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I can picture my brother as a handsome young boy, all eyes and nerves, traipsing about in the muggy drizzle of Glasgow after his tipsy father. In Dublin I have more than once seen children, younger than my brother was at that time, trying to lead a staggering mother home.
Who wouldn’t leap to read more by the author of these sentences? “All eyes and nerves,” is terse and visible description despite abstractness. “Muggy drizzle” on one side of the see-saw line is rhythmically and melodically balanced by “tipsy father”. And then there’s the unspooling of effect in the second sentence that roots us in place (“In Dublin”), plants a sociological seed (“I have more than once seen”), adds actors (“children”), personalizes them unobtrusively (“younger than my brother was at that time”), offers a hopeful gerundive (“trying to lead”) that simultaneously suggests its possible opposite (for trying suggests one might fail) and then concludes, after all that careful effort, with a few, gutting last steps (“a staggering mother”—worse, somehow, than a “a staggering father”) before the sentence shuts, before the destination (“home”) can be attained.
“I have read the book twice,” T. S. Eliot said of the whole from which the lines above are clipped,
and find myself fascinated and repelled by the personality of this positive, courageous, bitter man who was a prey to such mixed emotions of affection, admiration, and antagonism—a struggle in the course of which…he saw his famous brother, at certain moments, with a startling lucidity of vision.
The book in question is My Brother’s Keeper, its author Stanislaus Joyce. Younger by three years, Stanislaus bore, in Richard Ellmann’s phrase “his curious burden with nobility and discomfort.” The burden, to anyone who has read Ellmann’s biography of the elder Irish author, that of being “among the first to recognize James Joyce’s genius,” and that of realizing, however much he idolized and adored him, that “his character [was] ‘very difficult.’”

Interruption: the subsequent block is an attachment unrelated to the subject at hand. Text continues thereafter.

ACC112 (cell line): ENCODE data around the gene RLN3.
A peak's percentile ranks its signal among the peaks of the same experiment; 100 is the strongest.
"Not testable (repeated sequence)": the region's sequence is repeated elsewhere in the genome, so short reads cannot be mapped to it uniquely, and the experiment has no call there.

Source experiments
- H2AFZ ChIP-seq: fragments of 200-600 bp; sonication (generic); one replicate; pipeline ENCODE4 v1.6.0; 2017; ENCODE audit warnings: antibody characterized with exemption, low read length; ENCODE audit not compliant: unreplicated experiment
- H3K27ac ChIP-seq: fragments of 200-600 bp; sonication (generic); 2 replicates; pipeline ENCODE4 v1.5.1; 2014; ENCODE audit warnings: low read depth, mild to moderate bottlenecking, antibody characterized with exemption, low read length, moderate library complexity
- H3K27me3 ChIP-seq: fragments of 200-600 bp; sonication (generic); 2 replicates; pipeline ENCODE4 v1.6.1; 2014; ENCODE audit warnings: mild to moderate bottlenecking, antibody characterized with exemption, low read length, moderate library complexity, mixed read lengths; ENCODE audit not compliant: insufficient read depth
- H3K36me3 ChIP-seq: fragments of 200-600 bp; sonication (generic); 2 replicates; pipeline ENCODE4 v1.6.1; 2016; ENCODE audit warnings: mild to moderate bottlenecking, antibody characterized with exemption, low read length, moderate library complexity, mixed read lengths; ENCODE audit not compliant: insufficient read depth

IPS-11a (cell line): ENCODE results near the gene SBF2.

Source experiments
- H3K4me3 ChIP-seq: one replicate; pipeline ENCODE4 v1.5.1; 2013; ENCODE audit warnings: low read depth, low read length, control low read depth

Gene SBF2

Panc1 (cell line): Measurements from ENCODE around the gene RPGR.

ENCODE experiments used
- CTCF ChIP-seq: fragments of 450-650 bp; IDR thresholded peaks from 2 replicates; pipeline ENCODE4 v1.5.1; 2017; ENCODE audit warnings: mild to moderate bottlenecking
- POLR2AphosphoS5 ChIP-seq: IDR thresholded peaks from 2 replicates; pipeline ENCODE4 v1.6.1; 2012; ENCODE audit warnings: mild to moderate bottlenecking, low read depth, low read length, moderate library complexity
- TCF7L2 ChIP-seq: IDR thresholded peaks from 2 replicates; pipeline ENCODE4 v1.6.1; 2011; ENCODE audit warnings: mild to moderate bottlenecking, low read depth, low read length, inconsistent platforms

There are a number of interesting fraternal pairs in literature. The incompatible frères Theroux; the unequal Manns; the incongruous William and Henry James. Of accounts of frustrated fraternity, though, Stanislaus’s book is likely the most humanly complex, in part due to its complex subject, but more purposefully still due the great talent Joyce the younger had as an observer. And then there was also his talent for self-abnegation. “This is coloured too highly, like a penny cartoon,” wrote Stanislaus, next to one of his routinely excellent descriptions of his brother—a staggering brother.
More from Wyatt Mason:
Conversation — October 2, 2015, 8:26 am
“By committing to the great emotional extremes demanded by Greek tragedy,” says Bryan Doerries, author of The Theater of War, “the actors are in effect saying to the audience: ‘If you want to match our emotional intensity, that would be fine.’”
Flor Arely Sánchez had been in bed with a fever and pains throughout her body for three days when a July thunderstorm broke over the mountainside. She got nervous when bolts of light flashed in the sky. Lightning strikes the San Julián region of western El Salvador several times a year, and her neighbors fear storms more than they fear the march of diseases — first dengue, then chikungunya, now Zika. Flor worried about a lot of things, since she was pregnant.
Late in the afternoon, when the pains had somewhat eased, Flor thought she might go to a dammed-up bit of the river near her house to bathe. She is thirty-five and has lived in the same place all her life, where wrinkled hills are planted with corn, beans, and fruit trees. She took a towel and soap and walked out into the rain. Halfway to the river, the pains returned and overcame her. The next thing Flor remembers, she was in a room she didn’t recognize, unable to move. As she soon discovered, she was in a hospital, her ankle cuffed to the bed, and she was being investigated for abortion.
Average amount the company paid each of its 140 top executives last year:
Between one fifth and one half of England’s leisure horses are obese.
Scientists in the Galápagos Islands credited an endangered giant tortoise named Diego with saving his species by fathering more than 800 offspring.
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“Matt was happy enough to sustain himself on the detritus of a world he saw as careening toward self-destruction, and equally happy to scam a government he despised. 'I’m glad everyone’s so wasteful,' he told me. 'It supports my lifestyle.'”